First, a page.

Above: Los Matachines Dancers perform on Christmas Day in Ohkay Owingeh Pueblo. This December 12 dance continues to be performed at Jemez Pueblo.



December 1948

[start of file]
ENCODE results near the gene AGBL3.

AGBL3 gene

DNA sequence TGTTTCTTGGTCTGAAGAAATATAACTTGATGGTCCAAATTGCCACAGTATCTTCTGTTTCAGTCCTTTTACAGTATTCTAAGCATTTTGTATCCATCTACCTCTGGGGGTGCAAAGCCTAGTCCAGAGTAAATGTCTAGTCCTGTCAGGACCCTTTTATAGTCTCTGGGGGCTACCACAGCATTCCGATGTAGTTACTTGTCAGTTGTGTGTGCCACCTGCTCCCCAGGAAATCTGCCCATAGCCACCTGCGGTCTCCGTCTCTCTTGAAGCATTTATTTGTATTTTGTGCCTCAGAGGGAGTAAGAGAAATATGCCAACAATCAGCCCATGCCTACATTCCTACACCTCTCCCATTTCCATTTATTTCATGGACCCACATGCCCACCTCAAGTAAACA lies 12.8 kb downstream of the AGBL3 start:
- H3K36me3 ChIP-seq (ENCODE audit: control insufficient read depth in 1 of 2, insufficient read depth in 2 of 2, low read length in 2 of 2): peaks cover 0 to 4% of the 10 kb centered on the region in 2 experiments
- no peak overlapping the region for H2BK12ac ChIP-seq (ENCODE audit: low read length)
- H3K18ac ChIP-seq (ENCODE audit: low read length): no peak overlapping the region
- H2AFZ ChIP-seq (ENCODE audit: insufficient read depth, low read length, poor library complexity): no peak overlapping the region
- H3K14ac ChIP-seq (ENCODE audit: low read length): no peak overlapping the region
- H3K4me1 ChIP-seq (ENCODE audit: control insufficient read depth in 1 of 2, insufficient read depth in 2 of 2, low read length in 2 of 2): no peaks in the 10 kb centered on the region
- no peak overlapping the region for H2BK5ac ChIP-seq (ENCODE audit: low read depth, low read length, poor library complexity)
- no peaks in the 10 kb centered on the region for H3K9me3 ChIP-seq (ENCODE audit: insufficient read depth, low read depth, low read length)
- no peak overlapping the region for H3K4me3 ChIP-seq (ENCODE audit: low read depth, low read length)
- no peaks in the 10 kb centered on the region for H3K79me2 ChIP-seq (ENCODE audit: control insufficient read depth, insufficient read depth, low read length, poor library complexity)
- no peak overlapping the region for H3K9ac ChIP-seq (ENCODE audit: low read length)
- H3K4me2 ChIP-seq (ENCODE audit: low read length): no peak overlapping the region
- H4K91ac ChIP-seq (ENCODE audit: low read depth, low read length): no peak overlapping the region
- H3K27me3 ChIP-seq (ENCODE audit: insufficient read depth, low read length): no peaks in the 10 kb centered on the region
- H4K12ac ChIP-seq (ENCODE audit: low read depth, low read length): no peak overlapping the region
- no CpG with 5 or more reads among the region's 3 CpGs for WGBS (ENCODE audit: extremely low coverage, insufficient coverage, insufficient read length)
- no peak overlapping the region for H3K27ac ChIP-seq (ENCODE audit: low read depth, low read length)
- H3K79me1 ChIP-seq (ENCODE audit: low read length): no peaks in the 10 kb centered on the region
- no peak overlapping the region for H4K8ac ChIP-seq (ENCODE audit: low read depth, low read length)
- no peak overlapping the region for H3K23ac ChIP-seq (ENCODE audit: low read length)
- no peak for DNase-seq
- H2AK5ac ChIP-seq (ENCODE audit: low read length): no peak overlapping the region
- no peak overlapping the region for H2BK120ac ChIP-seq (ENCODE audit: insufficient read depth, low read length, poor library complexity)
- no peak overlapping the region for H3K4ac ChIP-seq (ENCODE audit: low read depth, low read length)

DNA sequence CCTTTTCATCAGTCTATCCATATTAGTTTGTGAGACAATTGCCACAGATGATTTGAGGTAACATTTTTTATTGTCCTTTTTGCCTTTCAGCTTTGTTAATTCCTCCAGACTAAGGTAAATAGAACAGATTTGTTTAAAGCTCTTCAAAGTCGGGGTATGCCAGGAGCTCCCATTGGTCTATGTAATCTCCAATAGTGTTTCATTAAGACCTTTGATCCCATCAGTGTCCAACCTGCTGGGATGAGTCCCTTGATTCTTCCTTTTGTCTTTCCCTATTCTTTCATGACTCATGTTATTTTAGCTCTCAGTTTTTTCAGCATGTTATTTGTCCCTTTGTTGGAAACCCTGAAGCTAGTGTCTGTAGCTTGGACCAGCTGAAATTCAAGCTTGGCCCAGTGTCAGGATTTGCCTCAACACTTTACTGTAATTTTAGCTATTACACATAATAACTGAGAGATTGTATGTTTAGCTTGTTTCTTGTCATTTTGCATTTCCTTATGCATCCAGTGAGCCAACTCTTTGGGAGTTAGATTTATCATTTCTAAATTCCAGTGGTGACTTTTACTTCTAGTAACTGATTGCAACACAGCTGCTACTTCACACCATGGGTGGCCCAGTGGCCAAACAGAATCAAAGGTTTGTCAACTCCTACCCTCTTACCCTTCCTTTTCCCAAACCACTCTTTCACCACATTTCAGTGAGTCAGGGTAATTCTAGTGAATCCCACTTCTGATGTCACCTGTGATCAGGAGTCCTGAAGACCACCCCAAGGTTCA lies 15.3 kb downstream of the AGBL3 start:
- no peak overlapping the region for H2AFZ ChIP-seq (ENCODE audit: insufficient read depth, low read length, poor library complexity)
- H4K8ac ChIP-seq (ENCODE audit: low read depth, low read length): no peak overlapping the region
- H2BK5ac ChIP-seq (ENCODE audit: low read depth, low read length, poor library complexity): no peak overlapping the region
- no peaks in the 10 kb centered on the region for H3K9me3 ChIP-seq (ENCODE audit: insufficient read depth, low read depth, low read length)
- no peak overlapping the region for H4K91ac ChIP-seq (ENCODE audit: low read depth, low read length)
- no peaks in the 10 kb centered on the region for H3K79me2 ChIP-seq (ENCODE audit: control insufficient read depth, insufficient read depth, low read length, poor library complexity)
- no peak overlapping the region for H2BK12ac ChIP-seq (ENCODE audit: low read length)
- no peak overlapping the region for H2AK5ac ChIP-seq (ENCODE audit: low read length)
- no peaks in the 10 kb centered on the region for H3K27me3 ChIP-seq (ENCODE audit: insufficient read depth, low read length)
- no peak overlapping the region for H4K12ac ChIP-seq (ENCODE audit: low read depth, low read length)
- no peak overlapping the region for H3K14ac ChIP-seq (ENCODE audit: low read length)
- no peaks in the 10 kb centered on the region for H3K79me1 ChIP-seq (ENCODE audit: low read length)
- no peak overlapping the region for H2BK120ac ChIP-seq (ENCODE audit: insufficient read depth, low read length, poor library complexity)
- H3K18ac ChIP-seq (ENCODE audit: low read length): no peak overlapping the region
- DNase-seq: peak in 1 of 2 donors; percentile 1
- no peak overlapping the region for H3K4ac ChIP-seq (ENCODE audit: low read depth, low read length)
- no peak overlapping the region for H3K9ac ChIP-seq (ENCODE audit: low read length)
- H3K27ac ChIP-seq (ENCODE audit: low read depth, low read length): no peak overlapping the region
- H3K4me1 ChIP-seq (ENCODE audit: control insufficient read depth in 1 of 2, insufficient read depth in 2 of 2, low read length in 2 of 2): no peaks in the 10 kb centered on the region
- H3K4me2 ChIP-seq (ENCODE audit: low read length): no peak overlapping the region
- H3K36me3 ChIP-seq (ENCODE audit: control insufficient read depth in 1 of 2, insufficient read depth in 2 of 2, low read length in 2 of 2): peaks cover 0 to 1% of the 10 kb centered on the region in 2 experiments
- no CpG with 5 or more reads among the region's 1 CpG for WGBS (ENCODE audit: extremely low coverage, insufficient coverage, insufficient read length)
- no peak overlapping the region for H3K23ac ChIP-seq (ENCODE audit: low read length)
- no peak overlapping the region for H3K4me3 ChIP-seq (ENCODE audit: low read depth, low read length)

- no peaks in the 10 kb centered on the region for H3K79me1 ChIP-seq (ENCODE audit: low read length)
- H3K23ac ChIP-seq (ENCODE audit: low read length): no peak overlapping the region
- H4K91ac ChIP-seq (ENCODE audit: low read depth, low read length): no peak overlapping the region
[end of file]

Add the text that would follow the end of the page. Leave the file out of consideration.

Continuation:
To honor Our Lady of Guadalupe on her day, December 12, Los Matachines dance to the music of a Spanish guitar, violin, and Indian rattles. In the large plaza, the Jemez have built—especially for this feast day—a piñon bower to shelter Our Lady’s candle-surrounded picture. The whole fiesta carnivals with lively melodies, bright costumes, and fast-changing dance patterns. The 10 male dancers wear masklike headdresses, brilliant silk mantas, Spanish shawls, and crocheted leggings. The high-peaked headpieces with vivid ribbon streamers resemble a bishop’s miter. Across the front hiding the eyes is a deep bead fringe. Below this the dancer-actor ties a scarf bandit-fashion across his cheeks. Sometimes, to hold the shawls in place the dancers wear a string of tiny tin bells that tinkle out the rhythm of the dance.